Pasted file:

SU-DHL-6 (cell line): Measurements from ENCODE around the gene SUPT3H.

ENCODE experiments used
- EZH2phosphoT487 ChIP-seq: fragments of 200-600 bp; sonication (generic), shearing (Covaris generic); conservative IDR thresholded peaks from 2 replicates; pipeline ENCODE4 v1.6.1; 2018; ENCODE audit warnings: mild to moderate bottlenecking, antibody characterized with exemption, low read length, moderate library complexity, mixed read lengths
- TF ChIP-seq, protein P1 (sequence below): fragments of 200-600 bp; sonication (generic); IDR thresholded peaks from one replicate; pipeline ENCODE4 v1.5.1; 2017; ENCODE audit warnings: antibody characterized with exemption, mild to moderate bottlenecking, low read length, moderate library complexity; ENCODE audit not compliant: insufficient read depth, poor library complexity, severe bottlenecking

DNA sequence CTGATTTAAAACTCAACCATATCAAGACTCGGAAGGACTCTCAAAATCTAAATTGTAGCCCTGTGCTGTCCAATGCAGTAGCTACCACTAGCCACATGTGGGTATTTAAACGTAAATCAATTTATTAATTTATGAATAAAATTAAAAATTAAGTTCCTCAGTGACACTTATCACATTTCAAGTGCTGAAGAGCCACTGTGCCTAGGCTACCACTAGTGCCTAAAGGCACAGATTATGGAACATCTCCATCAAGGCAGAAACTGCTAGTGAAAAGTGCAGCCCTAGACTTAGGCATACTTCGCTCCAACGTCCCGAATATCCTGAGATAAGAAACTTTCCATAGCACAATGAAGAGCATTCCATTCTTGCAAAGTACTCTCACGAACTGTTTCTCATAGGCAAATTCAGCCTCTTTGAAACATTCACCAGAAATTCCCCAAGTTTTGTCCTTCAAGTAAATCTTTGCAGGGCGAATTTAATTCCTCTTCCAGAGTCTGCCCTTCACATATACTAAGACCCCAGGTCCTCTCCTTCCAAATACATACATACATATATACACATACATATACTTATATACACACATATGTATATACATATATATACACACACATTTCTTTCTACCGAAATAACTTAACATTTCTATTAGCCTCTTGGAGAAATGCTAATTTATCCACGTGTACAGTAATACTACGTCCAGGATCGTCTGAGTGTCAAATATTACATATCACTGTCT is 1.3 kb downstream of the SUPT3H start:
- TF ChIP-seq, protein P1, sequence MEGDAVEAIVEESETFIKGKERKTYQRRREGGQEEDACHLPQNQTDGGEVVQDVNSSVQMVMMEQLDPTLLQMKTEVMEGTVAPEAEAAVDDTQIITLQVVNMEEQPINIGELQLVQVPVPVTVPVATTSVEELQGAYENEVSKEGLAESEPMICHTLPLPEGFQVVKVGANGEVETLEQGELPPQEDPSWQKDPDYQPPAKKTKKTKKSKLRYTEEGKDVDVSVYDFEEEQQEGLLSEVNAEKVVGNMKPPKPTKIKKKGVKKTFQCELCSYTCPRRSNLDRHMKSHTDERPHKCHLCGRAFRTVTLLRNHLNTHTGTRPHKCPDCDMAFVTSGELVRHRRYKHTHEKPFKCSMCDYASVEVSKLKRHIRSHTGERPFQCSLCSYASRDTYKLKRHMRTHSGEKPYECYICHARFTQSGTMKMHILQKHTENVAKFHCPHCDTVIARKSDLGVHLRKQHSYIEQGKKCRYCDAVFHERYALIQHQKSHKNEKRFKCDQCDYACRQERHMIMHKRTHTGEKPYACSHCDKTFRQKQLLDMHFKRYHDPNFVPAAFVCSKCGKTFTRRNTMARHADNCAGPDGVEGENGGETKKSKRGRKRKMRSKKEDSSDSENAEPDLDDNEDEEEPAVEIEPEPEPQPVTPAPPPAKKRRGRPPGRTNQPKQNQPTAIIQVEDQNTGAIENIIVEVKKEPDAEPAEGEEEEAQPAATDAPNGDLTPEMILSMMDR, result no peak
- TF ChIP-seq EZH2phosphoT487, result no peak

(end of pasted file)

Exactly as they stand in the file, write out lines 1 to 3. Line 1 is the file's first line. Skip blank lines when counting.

SU-DHL-6 (cell line): Measurements from ENCODE around the gene SUPT3H.

ENCODE experiments used
- EZH2phosphoT487 ChIP-seq: fragments of 200-600 bp; sonication (generic), shearing (Covaris generic); conservative IDR thresholded peaks from 2 replicates; pipeline ENCODE4 v1.6.1; 2018; ENCODE audit warnings: mild to moderate bottlenecking, antibody characterized with exemption, low read length, moderate library complexity, mixed read lengths